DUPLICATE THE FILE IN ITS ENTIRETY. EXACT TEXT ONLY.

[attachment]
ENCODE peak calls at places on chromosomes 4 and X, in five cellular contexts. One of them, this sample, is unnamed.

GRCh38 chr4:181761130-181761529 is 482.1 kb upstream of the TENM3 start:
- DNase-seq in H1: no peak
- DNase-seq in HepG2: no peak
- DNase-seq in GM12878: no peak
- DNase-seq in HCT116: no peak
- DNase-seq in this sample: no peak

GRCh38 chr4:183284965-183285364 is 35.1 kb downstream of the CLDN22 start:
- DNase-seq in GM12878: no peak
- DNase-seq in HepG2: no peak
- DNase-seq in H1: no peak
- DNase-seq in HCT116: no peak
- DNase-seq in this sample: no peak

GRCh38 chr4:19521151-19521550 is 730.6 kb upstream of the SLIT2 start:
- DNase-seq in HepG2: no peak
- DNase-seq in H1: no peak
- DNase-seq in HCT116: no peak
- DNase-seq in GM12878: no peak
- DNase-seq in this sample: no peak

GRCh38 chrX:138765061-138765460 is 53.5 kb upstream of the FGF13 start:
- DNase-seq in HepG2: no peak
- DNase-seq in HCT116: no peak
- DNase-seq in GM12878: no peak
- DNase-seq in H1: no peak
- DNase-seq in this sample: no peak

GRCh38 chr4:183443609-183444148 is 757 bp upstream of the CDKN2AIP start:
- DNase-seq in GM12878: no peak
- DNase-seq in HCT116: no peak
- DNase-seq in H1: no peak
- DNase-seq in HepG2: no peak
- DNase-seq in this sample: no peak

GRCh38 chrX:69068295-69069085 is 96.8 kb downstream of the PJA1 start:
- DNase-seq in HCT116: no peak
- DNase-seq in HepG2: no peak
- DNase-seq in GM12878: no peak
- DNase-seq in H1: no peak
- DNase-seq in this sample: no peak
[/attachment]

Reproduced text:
ENCODE peak calls at places on chromosomes 4 and X, in five cellular contexts. One of them, this sample, is unnamed.

GRCh38 chr4:181761130-181761529 is 482.1 kb upstream of the TENM3 start:
- DNase-seq in H1: no peak
- DNase-seq in HepG2: no peak
- DNase-seq in GM12878: no peak
- DNase-seq in HCT116: no peak
- DNase-seq in this sample: no peak

GRCh38 chr4:183284965-183285364 is 35.1 kb downstream of the CLDN22 start:
- DNase-seq in GM12878: no peak
- DNase-seq in HepG2: no peak
- DNase-seq in H1: no peak
- DNase-seq in HCT116: no peak
- DNase-seq in this sample: no peak

GRCh38 chr4:19521151-19521550 is 730.6 kb upstream of the SLIT2 start:
- DNase-seq in HepG2: no peak
- DNase-seq in H1: no peak
- DNase-seq in HCT116: no peak
- DNase-seq in GM12878: no peak
- DNase-seq in this sample: no peak

GRCh38 chrX:138765061-138765460 is 53.5 kb upstream of the FGF13 start:
- DNase-seq in HepG2: no peak
- DNase-seq in HCT116: no peak
- DNase-seq in GM12878: no peak
- DNase-seq in H1: no peak
- DNase-seq in this sample: no peak

GRCh38 chr4:183443609-183444148 is 757 bp upstream of the CDKN2AIP start:
- DNase-seq in GM12878: no peak
- DNase-seq in HCT116: no peak
- DNase-seq in H1: no peak
- DNase-seq in HepG2: no peak
- DNase-seq in this sample: no peak

GRCh38 chrX:69068295-69069085 is 96.8 kb downstream of the PJA1 start:
- DNase-seq in HCT116: no peak
- DNase-seq in HepG2: no peak
- DNase-seq in GM12878: no peak
- DNase-seq in H1: no peak
- DNase-seq in this sample: no peak